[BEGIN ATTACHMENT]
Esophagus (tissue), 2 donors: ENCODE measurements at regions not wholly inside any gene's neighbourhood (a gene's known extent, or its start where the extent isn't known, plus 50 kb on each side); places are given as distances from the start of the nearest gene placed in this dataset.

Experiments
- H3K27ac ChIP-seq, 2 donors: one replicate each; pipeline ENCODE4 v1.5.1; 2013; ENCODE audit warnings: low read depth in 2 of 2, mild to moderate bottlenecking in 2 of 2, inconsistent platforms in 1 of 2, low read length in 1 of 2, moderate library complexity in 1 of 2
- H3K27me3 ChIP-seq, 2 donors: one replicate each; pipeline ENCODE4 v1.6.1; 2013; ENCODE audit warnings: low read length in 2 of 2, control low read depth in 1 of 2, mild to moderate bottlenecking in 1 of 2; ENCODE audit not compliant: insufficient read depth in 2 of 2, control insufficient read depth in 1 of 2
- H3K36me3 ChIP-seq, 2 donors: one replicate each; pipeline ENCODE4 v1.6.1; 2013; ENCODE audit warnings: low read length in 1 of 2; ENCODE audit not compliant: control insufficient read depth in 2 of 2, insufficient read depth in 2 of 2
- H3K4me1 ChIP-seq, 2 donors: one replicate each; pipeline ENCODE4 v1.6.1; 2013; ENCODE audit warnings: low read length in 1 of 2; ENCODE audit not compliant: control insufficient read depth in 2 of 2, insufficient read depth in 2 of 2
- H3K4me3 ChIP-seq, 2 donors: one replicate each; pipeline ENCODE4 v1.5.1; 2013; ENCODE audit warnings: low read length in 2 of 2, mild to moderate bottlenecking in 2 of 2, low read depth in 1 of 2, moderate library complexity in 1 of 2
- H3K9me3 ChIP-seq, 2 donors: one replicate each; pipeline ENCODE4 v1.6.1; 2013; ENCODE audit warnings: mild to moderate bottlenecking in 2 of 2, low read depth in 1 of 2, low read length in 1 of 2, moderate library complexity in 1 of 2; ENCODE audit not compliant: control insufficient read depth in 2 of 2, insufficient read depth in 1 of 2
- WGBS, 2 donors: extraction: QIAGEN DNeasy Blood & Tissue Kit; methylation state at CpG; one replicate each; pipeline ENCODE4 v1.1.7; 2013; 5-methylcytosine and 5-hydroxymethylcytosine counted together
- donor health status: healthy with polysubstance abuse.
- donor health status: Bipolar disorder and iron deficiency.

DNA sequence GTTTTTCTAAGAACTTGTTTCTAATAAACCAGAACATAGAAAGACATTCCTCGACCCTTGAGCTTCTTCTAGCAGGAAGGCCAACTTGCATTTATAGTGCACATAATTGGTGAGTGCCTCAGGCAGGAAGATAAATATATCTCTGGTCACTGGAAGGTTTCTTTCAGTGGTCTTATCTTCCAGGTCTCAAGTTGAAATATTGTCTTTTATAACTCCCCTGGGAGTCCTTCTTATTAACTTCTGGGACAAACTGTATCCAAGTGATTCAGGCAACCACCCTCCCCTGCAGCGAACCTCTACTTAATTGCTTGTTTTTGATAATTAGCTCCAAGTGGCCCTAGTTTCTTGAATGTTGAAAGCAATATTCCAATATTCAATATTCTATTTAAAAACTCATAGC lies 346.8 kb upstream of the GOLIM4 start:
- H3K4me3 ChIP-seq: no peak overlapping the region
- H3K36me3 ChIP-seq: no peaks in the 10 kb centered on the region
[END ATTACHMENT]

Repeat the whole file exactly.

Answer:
Esophagus (tissue), 2 donors: ENCODE measurements at regions not wholly inside any gene's neighbourhood (a gene's known extent, or its start where the extent isn't known, plus 50 kb on each side); places are given as distances from the start of the nearest gene placed in this dataset.

Experiments
- H3K27ac ChIP-seq, 2 donors: one replicate each; pipeline ENCODE4 v1.5.1; 2013; ENCODE audit warnings: low read depth in 2 of 2, mild to moderate bottlenecking in 2 of 2, inconsistent platforms in 1 of 2, low read length in 1 of 2, moderate library complexity in 1 of 2
- H3K27me3 ChIP-seq, 2 donors: one replicate each; pipeline ENCODE4 v1.6.1; 2013; ENCODE audit warnings: low read length in 2 of 2, control low read depth in 1 of 2, mild to moderate bottlenecking in 1 of 2; ENCODE audit not compliant: insufficient read depth in 2 of 2, control insufficient read depth in 1 of 2
- H3K36me3 ChIP-seq, 2 donors: one replicate each; pipeline ENCODE4 v1.6.1; 2013; ENCODE audit warnings: low read length in 1 of 2; ENCODE audit not compliant: control insufficient read depth in 2 of 2, insufficient read depth in 2 of 2
- H3K4me1 ChIP-seq, 2 donors: one replicate each; pipeline ENCODE4 v1.6.1; 2013; ENCODE audit warnings: low read length in 1 of 2; ENCODE audit not compliant: control insufficient read depth in 2 of 2, insufficient read depth in 2 of 2
- H3K4me3 ChIP-seq, 2 donors: one replicate each; pipeline ENCODE4 v1.5.1; 2013; ENCODE audit warnings: low read length in 2 of 2, mild to moderate bottlenecking in 2 of 2, low read depth in 1 of 2, moderate library complexity in 1 of 2
- H3K9me3 ChIP-seq, 2 donors: one replicate each; pipeline ENCODE4 v1.6.1; 2013; ENCODE audit warnings: mild to moderate bottlenecking in 2 of 2, low read depth in 1 of 2, low read length in 1 of 2, moderate library complexity in 1 of 2; ENCODE audit not compliant: control insufficient read depth in 2 of 2, insufficient read depth in 1 of 2
- WGBS, 2 donors: extraction: QIAGEN DNeasy Blood & Tissue Kit; methylation state at CpG; one replicate each; pipeline ENCODE4 v1.1.7; 2013; 5-methylcytosine and 5-hydroxymethylcytosine counted together
- donor health status: healthy with polysubstance abuse.
- donor health status: Bipolar disorder and iron deficiency.

DNA sequence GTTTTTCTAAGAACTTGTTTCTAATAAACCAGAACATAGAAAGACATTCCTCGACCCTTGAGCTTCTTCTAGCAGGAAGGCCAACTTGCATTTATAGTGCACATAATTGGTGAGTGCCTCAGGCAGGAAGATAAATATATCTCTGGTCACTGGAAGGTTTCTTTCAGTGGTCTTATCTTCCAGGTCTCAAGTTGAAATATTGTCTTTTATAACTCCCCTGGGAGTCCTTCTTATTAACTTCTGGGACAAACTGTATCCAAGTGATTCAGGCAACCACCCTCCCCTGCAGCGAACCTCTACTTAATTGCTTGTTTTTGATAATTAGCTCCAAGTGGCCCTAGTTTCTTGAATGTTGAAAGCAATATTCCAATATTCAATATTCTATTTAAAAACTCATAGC lies 346.8 kb upstream of the GOLIM4 start:
- H3K4me3 ChIP-seq: no peak overlapping the region
- H3K36me3 ChIP-seq: no peaks in the 10 kb centered on the region